Currrently, the companies are taxed at the pressing plant based on the final value of their software. The bulk of this value is added in development--the actual value of the cd media is minimal. If Seattle were to now add a development tax, the company would be taxed twice on the value of the development. If we were operating in a value-added tax regime however, the companies could claim development as an initial cost in the pressing process, and they would be taxed at pressing based only on the value of the physical media. Seattle could then take its development tax (as value added during the development process) with no redundant taxation.
posted by mr_roboto at 2:20 PM on March 12, 2002


Boltman:

The Wisconsin tax is far more troubling to me than the Seattle tax. The Wisconsin tax levies a 5% tax on custom software development. The effect that this tax will have on Wisconsin consulting firms is chilling. The net effect will be to chase all consulting firms to either Illinois or Minnesota ( I would include Iowa, but I don't think they have computers). The firms would then sell their services to Wisconsin firms. A 5% markup is a big hit.

Pennywise, pound foolish.

Insomnyuk: "Yeah, it would be pretty sweet for everybody (especially the consumer) if we could quadruple tax software makers."
Why would that be sweet? Every company I know is just going to raise their prices enough to cover the tax. The consumer will pay the tax, not the company.
posted by patrickje at 2:24 PM on March 12, 2002


patrickje: i think you missed the invisible sarcasm tags in insomnyuk's post there...
posted by juv3nal at 2:29 PM on March 12, 2002


Yes, it does mean we are double taxed, and I would argue that a direct federal income tax is indeed unconstitutional, to answer your question. (Read Article I, Section 8, which strictly defines how and what the government can tax).

We are more than double taxed, goddamnit, since we are paying property taxes, income taxes, excise taxes, and tariffs (taxes we pay indirectly).

When a business faces a new tax, what does it do? It passes that additional cost on to the consumer, if it can. In a highly competitive market like software, this may be impossible, because the demand for software could be met elsewhere. In this situation, the additional cost of these taxes could put thousands of small companies out of businesss, because competition does not allow them to raise prices. So yes, whenever a government taxes a producer more, the consumer ends up paying more money in the long run.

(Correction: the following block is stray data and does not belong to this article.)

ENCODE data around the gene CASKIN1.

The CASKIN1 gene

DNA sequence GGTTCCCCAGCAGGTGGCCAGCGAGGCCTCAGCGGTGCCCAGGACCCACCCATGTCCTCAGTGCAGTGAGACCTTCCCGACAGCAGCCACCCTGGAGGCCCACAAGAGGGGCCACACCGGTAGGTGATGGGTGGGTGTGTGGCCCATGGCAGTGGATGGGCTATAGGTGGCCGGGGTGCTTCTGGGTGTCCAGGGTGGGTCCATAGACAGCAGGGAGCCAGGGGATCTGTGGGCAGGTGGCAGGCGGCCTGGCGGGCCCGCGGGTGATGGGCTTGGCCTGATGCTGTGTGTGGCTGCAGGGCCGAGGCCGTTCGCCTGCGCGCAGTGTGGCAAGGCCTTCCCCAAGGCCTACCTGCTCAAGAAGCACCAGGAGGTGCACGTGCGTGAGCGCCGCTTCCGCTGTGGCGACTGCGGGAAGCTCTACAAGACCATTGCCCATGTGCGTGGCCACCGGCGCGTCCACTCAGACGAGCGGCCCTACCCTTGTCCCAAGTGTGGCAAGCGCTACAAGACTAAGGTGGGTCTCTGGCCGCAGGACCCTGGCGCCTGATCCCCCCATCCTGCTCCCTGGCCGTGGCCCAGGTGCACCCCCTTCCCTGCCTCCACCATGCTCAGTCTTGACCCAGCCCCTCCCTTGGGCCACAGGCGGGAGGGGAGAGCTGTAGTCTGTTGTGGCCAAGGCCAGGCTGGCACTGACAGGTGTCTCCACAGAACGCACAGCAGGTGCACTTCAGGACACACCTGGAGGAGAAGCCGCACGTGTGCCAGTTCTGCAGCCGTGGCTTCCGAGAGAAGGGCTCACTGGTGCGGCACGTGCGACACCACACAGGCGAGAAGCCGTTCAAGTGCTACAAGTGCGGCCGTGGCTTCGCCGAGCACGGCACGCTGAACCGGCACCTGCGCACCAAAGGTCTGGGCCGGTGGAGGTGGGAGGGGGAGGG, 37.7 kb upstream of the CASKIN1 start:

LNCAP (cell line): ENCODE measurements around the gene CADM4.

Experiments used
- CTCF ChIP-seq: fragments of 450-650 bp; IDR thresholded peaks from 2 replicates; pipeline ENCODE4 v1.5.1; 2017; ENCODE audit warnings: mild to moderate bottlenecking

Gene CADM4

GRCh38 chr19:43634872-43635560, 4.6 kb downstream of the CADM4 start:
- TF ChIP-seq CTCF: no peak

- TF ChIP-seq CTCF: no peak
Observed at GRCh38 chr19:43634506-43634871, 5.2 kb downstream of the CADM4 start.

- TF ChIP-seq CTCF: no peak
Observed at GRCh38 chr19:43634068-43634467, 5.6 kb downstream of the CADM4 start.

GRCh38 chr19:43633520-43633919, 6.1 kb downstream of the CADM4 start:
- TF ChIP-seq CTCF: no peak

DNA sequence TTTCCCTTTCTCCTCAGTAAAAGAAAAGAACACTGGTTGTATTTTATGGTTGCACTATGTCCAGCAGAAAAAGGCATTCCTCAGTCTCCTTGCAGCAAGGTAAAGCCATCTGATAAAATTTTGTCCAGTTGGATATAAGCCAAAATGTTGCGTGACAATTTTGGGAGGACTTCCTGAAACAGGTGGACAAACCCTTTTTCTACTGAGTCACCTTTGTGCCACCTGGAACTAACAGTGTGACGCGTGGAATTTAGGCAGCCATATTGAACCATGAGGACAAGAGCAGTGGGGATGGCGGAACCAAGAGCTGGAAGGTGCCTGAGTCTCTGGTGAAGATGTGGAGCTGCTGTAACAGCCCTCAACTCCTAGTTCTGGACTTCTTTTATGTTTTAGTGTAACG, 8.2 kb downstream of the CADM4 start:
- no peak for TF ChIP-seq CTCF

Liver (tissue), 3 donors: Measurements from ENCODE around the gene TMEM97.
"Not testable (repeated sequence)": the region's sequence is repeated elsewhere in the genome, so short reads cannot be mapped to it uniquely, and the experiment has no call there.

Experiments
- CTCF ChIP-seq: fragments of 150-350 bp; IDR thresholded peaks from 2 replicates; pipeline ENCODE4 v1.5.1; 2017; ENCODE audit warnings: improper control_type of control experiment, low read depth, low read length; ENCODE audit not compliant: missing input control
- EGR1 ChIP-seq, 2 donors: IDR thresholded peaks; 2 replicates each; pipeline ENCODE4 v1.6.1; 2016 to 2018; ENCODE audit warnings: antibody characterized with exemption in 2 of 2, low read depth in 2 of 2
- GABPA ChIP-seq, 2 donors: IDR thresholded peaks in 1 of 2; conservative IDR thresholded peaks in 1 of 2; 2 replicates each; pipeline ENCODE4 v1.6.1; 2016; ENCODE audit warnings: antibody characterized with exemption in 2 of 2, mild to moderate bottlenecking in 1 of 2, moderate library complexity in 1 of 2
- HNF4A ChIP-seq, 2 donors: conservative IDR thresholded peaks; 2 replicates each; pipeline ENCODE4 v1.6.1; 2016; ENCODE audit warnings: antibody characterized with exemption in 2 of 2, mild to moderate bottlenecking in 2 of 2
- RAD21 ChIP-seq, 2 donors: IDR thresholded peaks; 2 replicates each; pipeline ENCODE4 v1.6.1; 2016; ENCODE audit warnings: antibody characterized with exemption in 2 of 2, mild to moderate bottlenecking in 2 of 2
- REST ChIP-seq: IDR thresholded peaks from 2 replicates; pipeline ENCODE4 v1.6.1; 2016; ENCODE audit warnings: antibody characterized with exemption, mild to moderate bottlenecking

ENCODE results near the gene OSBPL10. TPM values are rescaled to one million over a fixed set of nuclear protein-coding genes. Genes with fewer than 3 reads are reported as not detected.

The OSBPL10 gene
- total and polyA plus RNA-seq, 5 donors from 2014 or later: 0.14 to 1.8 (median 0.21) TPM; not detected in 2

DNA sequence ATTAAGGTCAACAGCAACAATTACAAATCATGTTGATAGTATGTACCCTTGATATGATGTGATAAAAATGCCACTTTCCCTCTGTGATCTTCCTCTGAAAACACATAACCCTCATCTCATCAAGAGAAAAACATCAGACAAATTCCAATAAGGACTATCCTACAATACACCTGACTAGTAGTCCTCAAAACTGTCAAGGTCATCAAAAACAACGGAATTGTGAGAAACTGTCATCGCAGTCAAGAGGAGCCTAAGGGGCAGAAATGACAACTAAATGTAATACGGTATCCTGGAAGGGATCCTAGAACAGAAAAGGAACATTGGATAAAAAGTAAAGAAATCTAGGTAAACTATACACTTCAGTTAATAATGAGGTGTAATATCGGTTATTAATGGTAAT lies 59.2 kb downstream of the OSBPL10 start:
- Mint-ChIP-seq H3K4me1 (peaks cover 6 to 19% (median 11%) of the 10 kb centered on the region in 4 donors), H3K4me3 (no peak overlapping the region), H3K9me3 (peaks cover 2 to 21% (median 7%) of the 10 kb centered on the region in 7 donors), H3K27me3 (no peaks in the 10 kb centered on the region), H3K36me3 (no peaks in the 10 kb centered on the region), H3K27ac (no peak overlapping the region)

If I make $40,000 a year in income in Ohio, I pay 30.08% in combined state and federal income taxes, totalling $12,032 in income tax. In Ohio, 44 cents on the cost per gallon of gasoline is added by the state and federal government. Remember, anything that gets shipped becomes more expensive as gas becomes more expensive. There is a 6% sales tax. Then there are municipal property taxes. And excise taxes on goods that I might want to buy, like cigarettes or beer. Or maybe now that the nannies are in power, I'll get to pay tax on 'fattening foods.' And then we have steel tariffs, which will raise the cost of ALL manufactured goods made from steel (cars, washing machines, various and sundry products). Awesome! It's definitely good to arbitrarily raise the cost of living without studying the economic impact.

Behind the usual BS about government's insatiable appetite for taxes

I hope this was a weak attempt at sarcasm. But I guess you believe that people = greedy and selfish, and government = all knowing and benevolent. Remember though, that governments are run by selfish people.

So we have me, Joe Q. Public, with his 27,000 after taxed salary, to cover the rest of the built in taxes of virtually all of the goods I need to buy. Well, it doesn't look like I'll have any money left over to say, donate to charities, or help contribute to a volunteer building fund for a new school library. All the while, our federal government is spending trillions on the most powerful military in the history of the world. Rad! Remember to do your patriotic duty this April 15 and overpay your income taxes, just to be safe.